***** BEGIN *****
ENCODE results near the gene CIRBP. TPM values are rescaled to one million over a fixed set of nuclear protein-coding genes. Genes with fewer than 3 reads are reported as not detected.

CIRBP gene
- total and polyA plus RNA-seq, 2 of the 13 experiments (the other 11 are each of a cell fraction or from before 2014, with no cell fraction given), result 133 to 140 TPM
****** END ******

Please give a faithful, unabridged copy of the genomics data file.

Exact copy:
ENCODE results near the gene CIRBP. TPM values are rescaled to one million over a fixed set of nuclear protein-coding genes. Genes with fewer than 3 reads are reported as not detected.

CIRBP gene
- total and polyA plus RNA-seq, 2 of the 13 experiments (the other 11 are each of a cell fraction or from before 2014, with no cell fraction given), result 133 to 140 TPM